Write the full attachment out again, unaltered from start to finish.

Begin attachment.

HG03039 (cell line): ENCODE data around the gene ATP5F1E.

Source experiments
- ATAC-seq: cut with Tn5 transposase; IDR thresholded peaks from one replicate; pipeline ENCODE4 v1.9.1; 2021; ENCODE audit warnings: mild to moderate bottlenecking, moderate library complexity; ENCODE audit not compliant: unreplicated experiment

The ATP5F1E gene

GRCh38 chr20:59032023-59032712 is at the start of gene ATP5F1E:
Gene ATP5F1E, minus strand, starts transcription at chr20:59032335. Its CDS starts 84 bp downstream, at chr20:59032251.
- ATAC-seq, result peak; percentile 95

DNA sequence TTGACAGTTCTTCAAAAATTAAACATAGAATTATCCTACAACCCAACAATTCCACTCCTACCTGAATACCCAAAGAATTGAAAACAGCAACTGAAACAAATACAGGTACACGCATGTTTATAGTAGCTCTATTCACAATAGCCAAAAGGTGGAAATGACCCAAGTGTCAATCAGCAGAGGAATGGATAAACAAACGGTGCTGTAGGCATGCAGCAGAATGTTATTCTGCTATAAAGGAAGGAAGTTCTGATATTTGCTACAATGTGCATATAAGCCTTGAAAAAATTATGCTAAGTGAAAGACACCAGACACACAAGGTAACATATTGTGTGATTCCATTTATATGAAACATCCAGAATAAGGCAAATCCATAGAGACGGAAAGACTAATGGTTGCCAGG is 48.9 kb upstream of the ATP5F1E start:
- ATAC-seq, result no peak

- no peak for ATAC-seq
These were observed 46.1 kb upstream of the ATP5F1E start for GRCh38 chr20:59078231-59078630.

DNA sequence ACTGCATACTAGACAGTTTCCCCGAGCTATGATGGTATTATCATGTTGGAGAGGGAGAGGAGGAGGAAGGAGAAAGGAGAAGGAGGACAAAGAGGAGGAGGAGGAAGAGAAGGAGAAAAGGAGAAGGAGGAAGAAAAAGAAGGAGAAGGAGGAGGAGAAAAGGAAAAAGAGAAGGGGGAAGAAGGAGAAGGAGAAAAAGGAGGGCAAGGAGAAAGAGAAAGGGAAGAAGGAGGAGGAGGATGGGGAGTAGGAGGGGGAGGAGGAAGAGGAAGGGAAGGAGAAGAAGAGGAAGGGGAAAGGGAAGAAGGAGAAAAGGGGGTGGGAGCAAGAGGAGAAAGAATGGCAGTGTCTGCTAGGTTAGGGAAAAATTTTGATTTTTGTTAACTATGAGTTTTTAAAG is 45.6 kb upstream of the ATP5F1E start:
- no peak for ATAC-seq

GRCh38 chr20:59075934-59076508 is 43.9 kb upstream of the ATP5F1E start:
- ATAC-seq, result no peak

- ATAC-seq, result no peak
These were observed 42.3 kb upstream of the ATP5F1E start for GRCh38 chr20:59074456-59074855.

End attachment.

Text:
HG03039 (cell line): ENCODE data around the gene ATP5F1E.

Source experiments
- ATAC-seq: cut with Tn5 transposase; IDR thresholded peaks from one replicate; pipeline ENCODE4 v1.9.1; 2021; ENCODE audit warnings: mild to moderate bottlenecking, moderate library complexity; ENCODE audit not compliant: unreplicated experiment

The ATP5F1E gene

GRCh38 chr20:59032023-59032712 is at the start of gene ATP5F1E:
Gene ATP5F1E, minus strand, starts transcription at chr20:59032335. Its CDS starts 84 bp downstream, at chr20:59032251.
- ATAC-seq, result peak; percentile 95

DNA sequence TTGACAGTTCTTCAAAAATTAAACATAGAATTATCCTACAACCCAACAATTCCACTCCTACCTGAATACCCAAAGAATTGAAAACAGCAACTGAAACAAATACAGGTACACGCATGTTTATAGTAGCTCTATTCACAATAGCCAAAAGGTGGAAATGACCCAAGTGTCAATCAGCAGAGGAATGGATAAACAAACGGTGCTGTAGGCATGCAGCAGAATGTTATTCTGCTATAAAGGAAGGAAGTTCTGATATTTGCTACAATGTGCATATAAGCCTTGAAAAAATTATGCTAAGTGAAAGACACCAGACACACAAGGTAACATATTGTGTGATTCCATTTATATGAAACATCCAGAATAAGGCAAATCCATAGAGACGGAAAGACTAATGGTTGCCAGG is 48.9 kb upstream of the ATP5F1E start:
- ATAC-seq, result no peak

- no peak for ATAC-seq
These were observed 46.1 kb upstream of the ATP5F1E start for GRCh38 chr20:59078231-59078630.

DNA sequence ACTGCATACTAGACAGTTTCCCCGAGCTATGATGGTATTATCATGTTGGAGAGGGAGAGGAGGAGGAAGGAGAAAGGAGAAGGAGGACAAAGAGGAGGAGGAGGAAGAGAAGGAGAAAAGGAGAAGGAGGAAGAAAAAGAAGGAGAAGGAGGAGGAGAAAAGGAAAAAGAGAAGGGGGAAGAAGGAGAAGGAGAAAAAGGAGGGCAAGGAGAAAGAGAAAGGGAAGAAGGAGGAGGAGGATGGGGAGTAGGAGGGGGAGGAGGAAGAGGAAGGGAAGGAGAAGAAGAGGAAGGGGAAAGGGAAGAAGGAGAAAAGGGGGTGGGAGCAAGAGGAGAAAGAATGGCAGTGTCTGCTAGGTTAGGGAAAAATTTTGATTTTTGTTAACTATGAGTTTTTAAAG is 45.6 kb upstream of the ATP5F1E start:
- no peak for ATAC-seq

GRCh38 chr20:59075934-59076508 is 43.9 kb upstream of the ATP5F1E start:
- ATAC-seq, result no peak

- ATAC-seq, result no peak
These were observed 42.3 kb upstream of the ATP5F1E start for GRCh38 chr20:59074456-59074855.